BEIJING — Li Na’s landmark French Open victory sparked celebrations and recognition throughout Asia on Sunday, while China’s state media told its athletes to learn from her as they prepare for the London Olympics.
“She is now the pride of Asia,” said retired Thai player Paradorn Srichaphan.
Li’s victory over defending champion Francesca Schiavone on Saturday came at 11 p.m. in Beijing on a holiday weekend, but Chinese state television rebroadcast the match Sunday and it was on the front pages of most newspapers.
People’s Daily, the flagship paper of the ruling Communist Party, put a large color photo of Li kissing her trophy at the top of its front page under the headline “Li Na Reached the Summit of the Grand Slam.”
Li’s career had blossomed since she pulled out of China’s government-run sports training system in 2008. That will likely raise questions about the costly system, which has produced Olympic champions in gymnastics and track and field — along with other racket sports such as badminton and table tennis — but has a poor record in more commercial sports such as tennis and golf.
Chinese sports officials publicly congratulated each other in an apparent effort to link the government to the victory, even though Li trains independently.
The Chinese Olympic Committee and other agencies expressed “heartfelt congratulations” in a joint letter to the government’s Tennis Sports Management Center, according to the state Xinhua News Agency.
“There is no doubt this will encourage and inspire Chinese athletes in other fields to undergo hard training, strengthen their confidence and make excellent achievements in the London 2012 Olympics,” said the letter.
Elsewhere in Asia, the victory was front-page news in Japan and Hong Kong, though tennis has only a small regional following and celebratory sentiment might be dampened by unease at China’s rising military might and a series of political strains with its neighbors.
In Japan, which Beijing sees as a rival for regional leadership, news media celebrated Li’s victory as an Asian first. The giant Yomiuri newspaper ran a front-page photo of her with her trophy.
“First from Asia,” said a headline in the Asahi newspaper.
In Hong Kong, the match was overshadowed in news coverage by commemorations Saturday of the anniversary of China’s June 4, 1989, crackdown on pro-democracy protests in Tiananmen Square. Tens of thousands of people held candles aloft in a public park and laid a wreath at a makeshift memorial.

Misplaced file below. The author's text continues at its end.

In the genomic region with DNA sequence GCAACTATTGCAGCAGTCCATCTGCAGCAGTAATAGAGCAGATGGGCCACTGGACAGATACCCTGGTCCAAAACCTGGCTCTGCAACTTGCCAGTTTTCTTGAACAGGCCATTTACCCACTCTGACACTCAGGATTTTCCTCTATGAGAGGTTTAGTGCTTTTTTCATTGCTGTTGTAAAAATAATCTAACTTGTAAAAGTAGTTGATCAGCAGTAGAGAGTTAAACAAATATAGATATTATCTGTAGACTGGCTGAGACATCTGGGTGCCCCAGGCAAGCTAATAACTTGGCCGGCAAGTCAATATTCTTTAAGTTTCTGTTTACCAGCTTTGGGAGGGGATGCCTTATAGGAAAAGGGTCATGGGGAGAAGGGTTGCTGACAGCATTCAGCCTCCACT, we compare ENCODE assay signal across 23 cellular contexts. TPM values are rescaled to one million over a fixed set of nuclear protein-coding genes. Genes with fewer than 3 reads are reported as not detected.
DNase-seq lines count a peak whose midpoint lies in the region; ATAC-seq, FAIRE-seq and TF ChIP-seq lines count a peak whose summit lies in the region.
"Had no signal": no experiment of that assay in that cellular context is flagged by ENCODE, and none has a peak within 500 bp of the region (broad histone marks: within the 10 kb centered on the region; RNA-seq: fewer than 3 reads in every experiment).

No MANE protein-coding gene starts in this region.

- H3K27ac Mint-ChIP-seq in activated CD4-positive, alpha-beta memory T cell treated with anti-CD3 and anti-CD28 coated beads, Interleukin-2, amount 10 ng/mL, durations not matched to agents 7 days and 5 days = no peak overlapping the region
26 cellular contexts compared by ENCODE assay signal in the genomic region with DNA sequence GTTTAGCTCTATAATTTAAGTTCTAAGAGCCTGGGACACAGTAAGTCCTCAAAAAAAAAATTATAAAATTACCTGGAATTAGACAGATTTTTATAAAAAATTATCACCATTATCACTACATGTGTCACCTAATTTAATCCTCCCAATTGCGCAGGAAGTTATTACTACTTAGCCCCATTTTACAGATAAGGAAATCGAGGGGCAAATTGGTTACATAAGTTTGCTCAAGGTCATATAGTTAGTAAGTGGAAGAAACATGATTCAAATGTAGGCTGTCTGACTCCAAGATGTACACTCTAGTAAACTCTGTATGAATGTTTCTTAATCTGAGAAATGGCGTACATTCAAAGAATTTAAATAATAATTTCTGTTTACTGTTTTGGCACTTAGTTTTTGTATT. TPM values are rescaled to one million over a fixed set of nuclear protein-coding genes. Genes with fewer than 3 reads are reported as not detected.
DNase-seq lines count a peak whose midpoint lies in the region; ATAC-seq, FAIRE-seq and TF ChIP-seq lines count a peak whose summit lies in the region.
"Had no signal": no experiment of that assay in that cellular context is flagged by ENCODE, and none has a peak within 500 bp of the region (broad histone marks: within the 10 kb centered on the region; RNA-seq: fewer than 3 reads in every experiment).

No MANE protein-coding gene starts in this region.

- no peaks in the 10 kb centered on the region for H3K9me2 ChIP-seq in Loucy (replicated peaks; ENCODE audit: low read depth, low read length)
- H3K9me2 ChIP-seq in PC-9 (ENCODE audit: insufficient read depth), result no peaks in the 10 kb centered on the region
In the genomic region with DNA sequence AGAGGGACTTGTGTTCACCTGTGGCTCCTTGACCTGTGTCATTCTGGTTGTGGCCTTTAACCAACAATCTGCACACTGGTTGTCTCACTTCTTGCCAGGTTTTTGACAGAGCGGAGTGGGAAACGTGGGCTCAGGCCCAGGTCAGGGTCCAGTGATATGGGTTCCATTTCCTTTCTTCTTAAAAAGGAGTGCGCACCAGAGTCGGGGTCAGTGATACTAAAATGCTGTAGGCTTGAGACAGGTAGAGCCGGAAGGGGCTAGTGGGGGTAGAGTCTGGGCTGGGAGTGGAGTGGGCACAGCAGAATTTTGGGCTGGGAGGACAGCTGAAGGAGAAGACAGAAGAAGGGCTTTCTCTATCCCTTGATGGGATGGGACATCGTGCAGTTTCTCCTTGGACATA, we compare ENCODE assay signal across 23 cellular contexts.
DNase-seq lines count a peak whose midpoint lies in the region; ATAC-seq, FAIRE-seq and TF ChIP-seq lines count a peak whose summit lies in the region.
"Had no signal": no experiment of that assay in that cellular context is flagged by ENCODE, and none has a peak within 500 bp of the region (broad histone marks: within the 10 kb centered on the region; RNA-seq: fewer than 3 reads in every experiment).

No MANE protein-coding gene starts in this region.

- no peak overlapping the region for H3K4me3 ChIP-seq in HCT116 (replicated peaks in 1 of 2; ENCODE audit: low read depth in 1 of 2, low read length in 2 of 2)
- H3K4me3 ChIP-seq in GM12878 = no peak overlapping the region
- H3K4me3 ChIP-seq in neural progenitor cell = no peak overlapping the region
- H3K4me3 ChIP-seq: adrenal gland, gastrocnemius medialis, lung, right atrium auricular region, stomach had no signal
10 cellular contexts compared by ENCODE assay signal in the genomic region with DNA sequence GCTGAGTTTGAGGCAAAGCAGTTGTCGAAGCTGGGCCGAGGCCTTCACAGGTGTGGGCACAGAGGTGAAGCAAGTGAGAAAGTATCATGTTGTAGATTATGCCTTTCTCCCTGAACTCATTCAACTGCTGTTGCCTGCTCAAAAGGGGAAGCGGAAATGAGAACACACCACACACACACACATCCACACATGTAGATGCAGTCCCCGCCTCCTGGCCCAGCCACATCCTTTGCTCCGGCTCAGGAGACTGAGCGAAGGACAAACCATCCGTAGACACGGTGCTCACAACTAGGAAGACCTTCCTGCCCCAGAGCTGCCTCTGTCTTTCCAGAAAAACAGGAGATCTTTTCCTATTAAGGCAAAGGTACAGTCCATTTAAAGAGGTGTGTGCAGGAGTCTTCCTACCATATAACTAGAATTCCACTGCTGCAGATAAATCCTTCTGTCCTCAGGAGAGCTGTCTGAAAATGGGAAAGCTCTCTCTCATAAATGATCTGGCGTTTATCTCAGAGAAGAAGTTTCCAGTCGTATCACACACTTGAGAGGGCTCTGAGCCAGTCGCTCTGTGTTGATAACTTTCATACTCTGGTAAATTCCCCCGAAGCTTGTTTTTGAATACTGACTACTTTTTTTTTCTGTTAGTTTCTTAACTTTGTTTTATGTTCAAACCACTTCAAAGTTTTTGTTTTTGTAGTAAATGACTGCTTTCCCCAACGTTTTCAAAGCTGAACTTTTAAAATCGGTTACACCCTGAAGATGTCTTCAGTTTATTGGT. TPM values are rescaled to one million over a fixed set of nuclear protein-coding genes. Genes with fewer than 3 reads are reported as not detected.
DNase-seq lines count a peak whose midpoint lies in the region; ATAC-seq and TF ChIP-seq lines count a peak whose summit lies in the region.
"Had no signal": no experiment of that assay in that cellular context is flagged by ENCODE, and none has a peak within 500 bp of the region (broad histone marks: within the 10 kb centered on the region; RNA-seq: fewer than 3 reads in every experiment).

People involved in Asian tennis expressed hope the victory would boost the popularity of the sport.
“This is very, very huge for all Asians,” said Ajay Pathak, vice president of the Philippine Tennis Association. “Before, parents tell their kids to go to other sports because Asians are small and there are few opportunities to go to the highest level.”
Thailand’s Paradorn, who became the highest-ranked Asian men’s player when he reached No. 9 in 2003, also expressed hope for more government support.
“I’m sure that a lot of Chinese kids will play tennis more because of her,” he said.
“She is undoubtedly the product of the Chinese government, which put a lot of budget and effort into sending her to international events,” he said. “If our government does the same, we will have a lot of good players as well.”
In Taiwan, the self-ruled island that Beijing claims as its own territory, Li’s victory was the top story in the newspaper United Daily News, under the headline, “In the French Women’s singles Li Na is Crowned Empress.”
In Singapore, the tabloid New Paper declared, “At Last! A grand slam champion from Asia.”
China is experiencing the second wave of Li fever this year following her runner-up finish at the Australian Open that saw her dubbed “the pride of China” by the mainstream media.
The head of the Chinese tennis federation was quoted at the time as comparing Li to Houston Rockets center Yao Ming and Olympic champion hurdler Liu Xiang, until now China’s best known international athletes.
In a microblog comment posted Sunday, Liu Xiang declared Li’s victory “amazing and marvelous.”
In China, tennis remains an elite sport, running far behind basketball, soccer and others in popularity.
At the Green Bank Tennis Club on Beijing’s northern edge, fans gathered late Saturday to watch the match on a big-screen TV set up on a tennis court.
“Throughout China’s history people knew nothing of tennis. Now we’re standing on the summit of the world game,” said Zhang Yueming, the club’s general manager.
Chen Jiaojiao, who said she is from Li’s home province of Hubei, called the win “a huge boost of confidence for Chinese tennis.”
“She’s brought the country so much glory. She’s really incredible,” Chen said.
Associated Press writers Peter Enav in Taipei, Yuri Kageyama in Tokyo, Jim Gomez in Manila, Kelvin Chan in Hong Kong, Alex Kennedy in Singapore, Grant Peck in Bangkok and Hyung-jin Kim in Seoul contributed to this article.